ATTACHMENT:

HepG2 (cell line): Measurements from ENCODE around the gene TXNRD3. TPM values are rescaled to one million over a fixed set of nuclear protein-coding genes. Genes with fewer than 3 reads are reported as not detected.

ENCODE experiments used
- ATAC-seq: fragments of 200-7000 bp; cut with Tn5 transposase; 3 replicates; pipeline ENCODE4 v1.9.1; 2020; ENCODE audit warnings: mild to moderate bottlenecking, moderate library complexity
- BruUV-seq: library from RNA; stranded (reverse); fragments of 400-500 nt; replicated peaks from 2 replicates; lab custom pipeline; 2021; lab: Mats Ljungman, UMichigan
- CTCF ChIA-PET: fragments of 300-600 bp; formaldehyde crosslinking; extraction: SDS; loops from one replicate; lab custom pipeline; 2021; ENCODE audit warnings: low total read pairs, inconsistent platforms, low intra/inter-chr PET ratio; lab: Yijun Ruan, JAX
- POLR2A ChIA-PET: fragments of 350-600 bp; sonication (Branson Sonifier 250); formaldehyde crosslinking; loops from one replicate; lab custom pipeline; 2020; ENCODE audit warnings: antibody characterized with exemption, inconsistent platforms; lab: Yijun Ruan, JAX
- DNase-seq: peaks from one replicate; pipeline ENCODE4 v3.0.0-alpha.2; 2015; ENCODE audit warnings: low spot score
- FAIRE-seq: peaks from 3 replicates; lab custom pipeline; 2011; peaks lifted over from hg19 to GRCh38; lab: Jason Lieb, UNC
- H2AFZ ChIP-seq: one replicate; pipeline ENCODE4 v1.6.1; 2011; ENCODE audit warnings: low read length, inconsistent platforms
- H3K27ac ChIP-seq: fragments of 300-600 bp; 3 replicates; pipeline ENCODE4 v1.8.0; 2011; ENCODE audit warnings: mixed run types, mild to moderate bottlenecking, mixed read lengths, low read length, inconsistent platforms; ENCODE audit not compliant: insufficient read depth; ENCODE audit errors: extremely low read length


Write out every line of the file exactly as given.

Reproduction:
HepG2 (cell line): Measurements from ENCODE around the gene TXNRD3. TPM values are rescaled to one million over a fixed set of nuclear protein-coding genes. Genes with fewer than 3 reads are reported as not detected.

ENCODE experiments used
- ATAC-seq: fragments of 200-7000 bp; cut with Tn5 transposase; 3 replicates; pipeline ENCODE4 v1.9.1; 2020; ENCODE audit warnings: mild to moderate bottlenecking, moderate library complexity
- BruUV-seq: library from RNA; stranded (reverse); fragments of 400-500 nt; replicated peaks from 2 replicates; lab custom pipeline; 2021; lab: Mats Ljungman, UMichigan
- CTCF ChIA-PET: fragments of 300-600 bp; formaldehyde crosslinking; extraction: SDS; loops from one replicate; lab custom pipeline; 2021; ENCODE audit warnings: low total read pairs, inconsistent platforms, low intra/inter-chr PET ratio; lab: Yijun Ruan, JAX
- POLR2A ChIA-PET: fragments of 350-600 bp; sonication (Branson Sonifier 250); formaldehyde crosslinking; loops from one replicate; lab custom pipeline; 2020; ENCODE audit warnings: antibody characterized with exemption, inconsistent platforms; lab: Yijun Ruan, JAX
- DNase-seq: peaks from one replicate; pipeline ENCODE4 v3.0.0-alpha.2; 2015; ENCODE audit warnings: low spot score
- FAIRE-seq: peaks from 3 replicates; lab custom pipeline; 2011; peaks lifted over from hg19 to GRCh38; lab: Jason Lieb, UNC
- H2AFZ ChIP-seq: one replicate; pipeline ENCODE4 v1.6.1; 2011; ENCODE audit warnings: low read length, inconsistent platforms
- H3K27ac ChIP-seq: fragments of 300-600 bp; 3 replicates; pipeline ENCODE4 v1.8.0; 2011; ENCODE audit warnings: mixed run types, mild to moderate bottlenecking, mixed read lengths, low read length, inconsistent platforms; ENCODE audit not compliant: insufficient read depth; ENCODE audit errors: extremely low read length